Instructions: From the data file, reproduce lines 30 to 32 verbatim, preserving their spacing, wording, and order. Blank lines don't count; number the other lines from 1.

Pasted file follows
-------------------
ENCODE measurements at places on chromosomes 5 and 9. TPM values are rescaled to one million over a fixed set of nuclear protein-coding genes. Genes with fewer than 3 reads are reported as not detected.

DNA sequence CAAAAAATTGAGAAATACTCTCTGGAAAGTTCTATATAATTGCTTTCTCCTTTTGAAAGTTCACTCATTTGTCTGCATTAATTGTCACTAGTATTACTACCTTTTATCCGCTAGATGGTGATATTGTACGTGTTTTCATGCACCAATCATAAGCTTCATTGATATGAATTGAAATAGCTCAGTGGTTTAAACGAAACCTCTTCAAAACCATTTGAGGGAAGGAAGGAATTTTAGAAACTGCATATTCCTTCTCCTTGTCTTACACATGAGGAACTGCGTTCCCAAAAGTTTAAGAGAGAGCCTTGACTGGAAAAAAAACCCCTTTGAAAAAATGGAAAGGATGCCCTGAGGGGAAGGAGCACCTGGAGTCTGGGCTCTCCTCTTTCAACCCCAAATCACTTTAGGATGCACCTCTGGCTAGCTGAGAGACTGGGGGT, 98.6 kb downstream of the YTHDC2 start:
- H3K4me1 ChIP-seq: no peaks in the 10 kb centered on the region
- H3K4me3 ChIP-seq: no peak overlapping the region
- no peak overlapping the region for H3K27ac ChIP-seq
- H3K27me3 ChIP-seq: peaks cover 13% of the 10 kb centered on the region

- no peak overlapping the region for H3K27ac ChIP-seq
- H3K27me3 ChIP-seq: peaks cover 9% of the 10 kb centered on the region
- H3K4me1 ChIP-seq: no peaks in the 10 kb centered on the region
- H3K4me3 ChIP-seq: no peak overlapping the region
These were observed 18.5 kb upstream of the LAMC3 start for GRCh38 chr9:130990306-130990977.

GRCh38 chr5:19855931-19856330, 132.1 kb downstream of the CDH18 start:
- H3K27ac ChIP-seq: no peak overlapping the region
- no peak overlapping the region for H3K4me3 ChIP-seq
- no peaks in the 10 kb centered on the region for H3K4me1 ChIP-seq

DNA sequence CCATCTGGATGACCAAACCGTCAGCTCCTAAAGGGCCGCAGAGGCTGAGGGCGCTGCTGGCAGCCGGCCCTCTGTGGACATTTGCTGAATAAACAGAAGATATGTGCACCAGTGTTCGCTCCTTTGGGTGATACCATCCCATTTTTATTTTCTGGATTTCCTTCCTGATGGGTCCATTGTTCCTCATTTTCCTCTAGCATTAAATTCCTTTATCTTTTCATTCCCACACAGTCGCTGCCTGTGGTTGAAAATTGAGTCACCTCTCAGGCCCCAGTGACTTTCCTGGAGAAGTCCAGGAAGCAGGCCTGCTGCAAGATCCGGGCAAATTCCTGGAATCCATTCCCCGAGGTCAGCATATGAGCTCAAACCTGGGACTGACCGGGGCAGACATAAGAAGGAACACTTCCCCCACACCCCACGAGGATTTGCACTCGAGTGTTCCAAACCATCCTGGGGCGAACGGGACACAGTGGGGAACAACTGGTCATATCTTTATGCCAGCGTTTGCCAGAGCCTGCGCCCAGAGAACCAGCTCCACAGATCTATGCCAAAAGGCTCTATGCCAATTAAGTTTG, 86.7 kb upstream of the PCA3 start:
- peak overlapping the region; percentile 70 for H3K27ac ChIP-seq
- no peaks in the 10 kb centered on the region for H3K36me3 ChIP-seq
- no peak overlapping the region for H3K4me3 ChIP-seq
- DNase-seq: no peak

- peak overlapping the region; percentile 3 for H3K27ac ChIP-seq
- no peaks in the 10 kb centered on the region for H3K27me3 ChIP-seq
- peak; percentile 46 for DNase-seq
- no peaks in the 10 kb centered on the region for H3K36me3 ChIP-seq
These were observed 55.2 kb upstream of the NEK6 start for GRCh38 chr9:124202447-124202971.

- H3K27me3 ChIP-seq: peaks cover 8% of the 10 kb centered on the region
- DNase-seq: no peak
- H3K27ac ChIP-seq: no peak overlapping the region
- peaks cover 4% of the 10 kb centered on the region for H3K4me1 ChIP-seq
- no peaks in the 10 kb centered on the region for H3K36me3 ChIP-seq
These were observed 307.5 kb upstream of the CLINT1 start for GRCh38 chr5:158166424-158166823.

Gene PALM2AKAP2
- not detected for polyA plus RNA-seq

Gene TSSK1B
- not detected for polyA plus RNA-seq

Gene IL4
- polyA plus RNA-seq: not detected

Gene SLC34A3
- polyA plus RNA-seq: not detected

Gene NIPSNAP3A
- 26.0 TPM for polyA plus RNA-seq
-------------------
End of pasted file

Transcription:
- no peaks in the 10 kb centered on the region for H3K36me3 ChIP-seq
These were observed 307.5 kb upstream of the CLINT1 start for GRCh38 chr5:158166424-158166823.

Gene PALM2AKAP2